Netanyahu pushes unity government to avoid fall from power
Bejamin Netanyahu addresses supporters on election night. Photo: Jack Guez/AFP/Getty Images
If the Benjamin Netanyhahu era is coming to an end, Israel’s longest-serving prime minister is going out swinging.
By the numbers: Netanyahu’s Likud party is on course for 31 seats after Tuesday’s election, with Benny Gantz’s Blue and White party winning 33, per Haaretz. But Gantz’s center-left bloc (57 seats) and Netanyahu’s right-wing bloc (55) are both short of the 61 seats needed for a majority.
- The remaining 8 seats belong to a party led by Avigdor Lieberman, formerly Netanyahu’s defense minister.
- Now a kingmaker, Lieberman wants a “national unity” government involving both Likud and Blue and White, but excluding Arab parties on the left and ultra-Orthodox parties on the right.
- Netanyahu is now leading the call for a unity government, an outcome he would have scoffed at before the election, but has suddenly embraced with his political and legal future looking uncertain. He’s hinting at a possible rotating premiership.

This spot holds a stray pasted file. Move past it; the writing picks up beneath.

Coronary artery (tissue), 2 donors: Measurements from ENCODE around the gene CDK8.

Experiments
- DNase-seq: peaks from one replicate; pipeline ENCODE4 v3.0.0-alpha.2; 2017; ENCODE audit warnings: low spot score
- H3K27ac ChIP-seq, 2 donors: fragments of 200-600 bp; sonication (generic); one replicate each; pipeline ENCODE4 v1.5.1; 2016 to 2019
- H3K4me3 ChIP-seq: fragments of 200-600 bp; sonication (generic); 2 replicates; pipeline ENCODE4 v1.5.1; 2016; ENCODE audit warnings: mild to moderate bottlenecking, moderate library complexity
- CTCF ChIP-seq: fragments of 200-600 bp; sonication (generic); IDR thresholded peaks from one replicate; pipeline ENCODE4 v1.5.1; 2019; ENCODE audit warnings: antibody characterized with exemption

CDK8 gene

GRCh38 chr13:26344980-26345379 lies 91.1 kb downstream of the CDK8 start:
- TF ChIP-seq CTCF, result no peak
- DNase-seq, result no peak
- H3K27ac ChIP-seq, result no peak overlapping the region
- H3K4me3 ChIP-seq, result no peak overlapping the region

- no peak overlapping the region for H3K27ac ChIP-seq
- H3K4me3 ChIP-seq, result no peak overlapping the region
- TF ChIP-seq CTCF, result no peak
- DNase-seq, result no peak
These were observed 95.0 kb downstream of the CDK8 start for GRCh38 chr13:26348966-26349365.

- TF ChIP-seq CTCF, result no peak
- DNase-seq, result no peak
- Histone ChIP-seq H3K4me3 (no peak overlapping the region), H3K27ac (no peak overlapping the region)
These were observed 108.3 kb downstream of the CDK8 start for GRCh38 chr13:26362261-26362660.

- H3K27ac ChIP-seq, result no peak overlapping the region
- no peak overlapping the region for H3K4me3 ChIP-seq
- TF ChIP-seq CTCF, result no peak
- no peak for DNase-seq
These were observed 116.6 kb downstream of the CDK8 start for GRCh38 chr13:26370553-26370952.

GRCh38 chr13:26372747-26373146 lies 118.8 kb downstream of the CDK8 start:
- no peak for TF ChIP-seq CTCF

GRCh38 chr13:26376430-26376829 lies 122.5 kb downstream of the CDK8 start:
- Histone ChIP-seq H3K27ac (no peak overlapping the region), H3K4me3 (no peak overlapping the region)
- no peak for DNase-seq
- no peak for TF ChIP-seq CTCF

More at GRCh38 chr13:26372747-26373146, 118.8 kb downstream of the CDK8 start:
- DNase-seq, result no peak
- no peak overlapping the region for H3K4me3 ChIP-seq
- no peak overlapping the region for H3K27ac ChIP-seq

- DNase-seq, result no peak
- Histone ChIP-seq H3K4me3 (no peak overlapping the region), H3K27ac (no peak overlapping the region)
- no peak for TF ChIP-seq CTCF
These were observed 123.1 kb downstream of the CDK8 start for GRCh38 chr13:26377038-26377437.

- Gantz says he’d support a unity government, but only with him as prime minister. He says he won’t serve under Netanyahu, who faces 3 pending corruption indictments and has made securing immunity his top legislative priority.
- Gantz, 60, is a former military chief but a political novice. He’s campaigned as the steady, moderate alternative to the fiery Netanyahu.
What’s next: After consultations with the parties, President Reuven Rivlin will select a candidate to attempt to form a government. If no solution is reached, new elections are possible.
- President Trump reacted cooly to the possible loss of his closest international ally. America's relations, he said, "are with Israel."